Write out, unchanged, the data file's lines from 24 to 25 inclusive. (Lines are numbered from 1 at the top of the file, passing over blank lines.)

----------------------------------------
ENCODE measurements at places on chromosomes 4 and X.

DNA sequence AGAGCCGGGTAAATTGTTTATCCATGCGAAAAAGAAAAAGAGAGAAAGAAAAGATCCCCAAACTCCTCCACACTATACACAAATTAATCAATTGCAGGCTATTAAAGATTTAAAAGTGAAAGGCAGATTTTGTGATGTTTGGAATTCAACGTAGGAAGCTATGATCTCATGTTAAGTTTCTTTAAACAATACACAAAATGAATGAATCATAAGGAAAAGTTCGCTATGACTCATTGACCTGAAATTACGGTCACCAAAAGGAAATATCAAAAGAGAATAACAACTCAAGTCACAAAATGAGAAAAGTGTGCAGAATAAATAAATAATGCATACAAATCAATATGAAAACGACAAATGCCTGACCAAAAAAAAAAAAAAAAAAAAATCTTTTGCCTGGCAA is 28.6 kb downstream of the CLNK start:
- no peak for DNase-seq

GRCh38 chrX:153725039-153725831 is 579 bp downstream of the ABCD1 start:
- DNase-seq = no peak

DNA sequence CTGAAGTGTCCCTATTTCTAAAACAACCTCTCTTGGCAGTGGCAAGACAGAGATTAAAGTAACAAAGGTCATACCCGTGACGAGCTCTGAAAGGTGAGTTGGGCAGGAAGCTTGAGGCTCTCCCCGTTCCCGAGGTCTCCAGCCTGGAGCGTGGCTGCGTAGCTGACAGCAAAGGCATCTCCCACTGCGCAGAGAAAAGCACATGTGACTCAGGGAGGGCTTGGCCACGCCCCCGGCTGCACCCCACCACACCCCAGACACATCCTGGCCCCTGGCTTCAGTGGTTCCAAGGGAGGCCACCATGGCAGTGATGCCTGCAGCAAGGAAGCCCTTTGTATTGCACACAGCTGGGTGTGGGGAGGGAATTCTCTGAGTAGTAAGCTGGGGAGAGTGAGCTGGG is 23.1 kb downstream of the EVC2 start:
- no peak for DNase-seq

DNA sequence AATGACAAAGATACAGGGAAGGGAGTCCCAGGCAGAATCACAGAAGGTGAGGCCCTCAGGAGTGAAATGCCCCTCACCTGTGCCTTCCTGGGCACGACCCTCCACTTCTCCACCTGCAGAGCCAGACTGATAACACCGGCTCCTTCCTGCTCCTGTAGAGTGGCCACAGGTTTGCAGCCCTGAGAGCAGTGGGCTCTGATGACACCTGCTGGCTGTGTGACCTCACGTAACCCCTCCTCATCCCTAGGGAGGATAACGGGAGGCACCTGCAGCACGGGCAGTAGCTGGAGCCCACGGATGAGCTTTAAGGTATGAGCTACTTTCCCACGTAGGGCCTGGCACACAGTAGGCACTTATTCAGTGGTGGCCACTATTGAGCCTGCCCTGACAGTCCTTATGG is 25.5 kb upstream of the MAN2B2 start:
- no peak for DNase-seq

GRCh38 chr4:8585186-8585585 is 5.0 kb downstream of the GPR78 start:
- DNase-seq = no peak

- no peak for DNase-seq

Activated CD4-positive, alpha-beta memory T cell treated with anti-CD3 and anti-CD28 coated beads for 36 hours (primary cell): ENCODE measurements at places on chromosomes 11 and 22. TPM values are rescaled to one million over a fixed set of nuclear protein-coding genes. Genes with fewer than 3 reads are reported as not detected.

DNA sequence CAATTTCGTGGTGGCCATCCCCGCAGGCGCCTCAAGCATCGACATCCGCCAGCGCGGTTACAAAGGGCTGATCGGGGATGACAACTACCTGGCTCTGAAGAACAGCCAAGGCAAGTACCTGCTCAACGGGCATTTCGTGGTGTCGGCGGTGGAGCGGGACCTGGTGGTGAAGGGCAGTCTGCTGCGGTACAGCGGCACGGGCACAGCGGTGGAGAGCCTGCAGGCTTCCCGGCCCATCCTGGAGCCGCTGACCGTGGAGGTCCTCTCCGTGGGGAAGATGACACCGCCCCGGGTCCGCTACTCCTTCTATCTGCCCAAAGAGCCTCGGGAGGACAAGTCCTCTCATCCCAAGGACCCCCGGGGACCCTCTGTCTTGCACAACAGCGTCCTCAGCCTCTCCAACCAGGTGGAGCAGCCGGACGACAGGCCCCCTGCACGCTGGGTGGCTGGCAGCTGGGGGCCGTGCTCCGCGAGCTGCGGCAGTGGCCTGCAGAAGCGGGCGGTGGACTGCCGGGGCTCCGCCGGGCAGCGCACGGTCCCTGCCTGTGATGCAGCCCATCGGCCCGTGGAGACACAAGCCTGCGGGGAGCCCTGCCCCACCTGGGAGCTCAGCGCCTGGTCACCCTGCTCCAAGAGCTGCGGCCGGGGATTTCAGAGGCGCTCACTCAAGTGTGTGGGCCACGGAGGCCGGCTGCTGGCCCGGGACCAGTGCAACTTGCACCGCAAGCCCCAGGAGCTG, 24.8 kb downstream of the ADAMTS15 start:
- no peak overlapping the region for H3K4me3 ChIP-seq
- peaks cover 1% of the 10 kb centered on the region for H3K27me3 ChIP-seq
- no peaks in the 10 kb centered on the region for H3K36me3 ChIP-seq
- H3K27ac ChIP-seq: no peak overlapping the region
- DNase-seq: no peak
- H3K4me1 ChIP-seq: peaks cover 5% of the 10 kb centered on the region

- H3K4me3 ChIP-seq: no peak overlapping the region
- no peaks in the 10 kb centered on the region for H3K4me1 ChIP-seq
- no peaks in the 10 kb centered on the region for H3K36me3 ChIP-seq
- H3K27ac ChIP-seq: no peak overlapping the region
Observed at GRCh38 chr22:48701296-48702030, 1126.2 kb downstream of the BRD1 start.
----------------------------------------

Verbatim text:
- H3K27ac ChIP-seq: no peak overlapping the region
Observed at GRCh38 chr22:48701296-48702030, 1126.2 kb downstream of the BRD1 start.